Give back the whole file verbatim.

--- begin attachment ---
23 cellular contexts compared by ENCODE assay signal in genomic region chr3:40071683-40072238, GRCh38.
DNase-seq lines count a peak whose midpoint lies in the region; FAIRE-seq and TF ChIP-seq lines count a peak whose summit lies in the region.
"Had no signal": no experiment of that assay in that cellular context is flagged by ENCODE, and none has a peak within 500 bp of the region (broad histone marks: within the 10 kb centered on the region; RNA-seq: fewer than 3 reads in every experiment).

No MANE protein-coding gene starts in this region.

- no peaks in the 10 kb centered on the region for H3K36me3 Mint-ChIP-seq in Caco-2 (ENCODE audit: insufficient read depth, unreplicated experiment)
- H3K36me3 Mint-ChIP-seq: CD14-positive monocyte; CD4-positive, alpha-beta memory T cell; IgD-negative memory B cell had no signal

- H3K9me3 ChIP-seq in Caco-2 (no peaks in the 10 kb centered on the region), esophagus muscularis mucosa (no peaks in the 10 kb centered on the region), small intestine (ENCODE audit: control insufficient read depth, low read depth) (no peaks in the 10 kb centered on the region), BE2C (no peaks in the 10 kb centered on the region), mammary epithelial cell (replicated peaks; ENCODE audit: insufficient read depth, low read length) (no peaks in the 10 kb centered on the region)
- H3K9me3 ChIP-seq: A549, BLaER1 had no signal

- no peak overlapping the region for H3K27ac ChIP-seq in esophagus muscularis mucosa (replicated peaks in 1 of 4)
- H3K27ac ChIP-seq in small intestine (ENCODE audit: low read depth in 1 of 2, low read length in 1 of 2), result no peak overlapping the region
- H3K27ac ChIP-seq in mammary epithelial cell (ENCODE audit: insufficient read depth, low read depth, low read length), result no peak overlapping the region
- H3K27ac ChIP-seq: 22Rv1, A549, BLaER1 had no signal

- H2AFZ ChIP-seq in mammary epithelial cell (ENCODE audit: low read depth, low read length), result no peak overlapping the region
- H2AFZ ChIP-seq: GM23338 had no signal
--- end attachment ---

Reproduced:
23 cellular contexts compared by ENCODE assay signal in genomic region chr3:40071683-40072238, GRCh38.
DNase-seq lines count a peak whose midpoint lies in the region; FAIRE-seq and TF ChIP-seq lines count a peak whose summit lies in the region.
"Had no signal": no experiment of that assay in that cellular context is flagged by ENCODE, and none has a peak within 500 bp of the region (broad histone marks: within the 10 kb centered on the region; RNA-seq: fewer than 3 reads in every experiment).

No MANE protein-coding gene starts in this region.

- no peaks in the 10 kb centered on the region for H3K36me3 Mint-ChIP-seq in Caco-2 (ENCODE audit: insufficient read depth, unreplicated experiment)
- H3K36me3 Mint-ChIP-seq: CD14-positive monocyte; CD4-positive, alpha-beta memory T cell; IgD-negative memory B cell had no signal

- H3K9me3 ChIP-seq in Caco-2 (no peaks in the 10 kb centered on the region), esophagus muscularis mucosa (no peaks in the 10 kb centered on the region), small intestine (ENCODE audit: control insufficient read depth, low read depth) (no peaks in the 10 kb centered on the region), BE2C (no peaks in the 10 kb centered on the region), mammary epithelial cell (replicated peaks; ENCODE audit: insufficient read depth, low read length) (no peaks in the 10 kb centered on the region)
- H3K9me3 ChIP-seq: A549, BLaER1 had no signal

- no peak overlapping the region for H3K27ac ChIP-seq in esophagus muscularis mucosa (replicated peaks in 1 of 4)
- H3K27ac ChIP-seq in small intestine (ENCODE audit: low read depth in 1 of 2, low read length in 1 of 2), result no peak overlapping the region
- H3K27ac ChIP-seq in mammary epithelial cell (ENCODE audit: insufficient read depth, low read depth, low read length), result no peak overlapping the region
- H3K27ac ChIP-seq: 22Rv1, A549, BLaER1 had no signal

- H2AFZ ChIP-seq in mammary epithelial cell (ENCODE audit: low read depth, low read length), result no peak overlapping the region
- H2AFZ ChIP-seq: GM23338 had no signal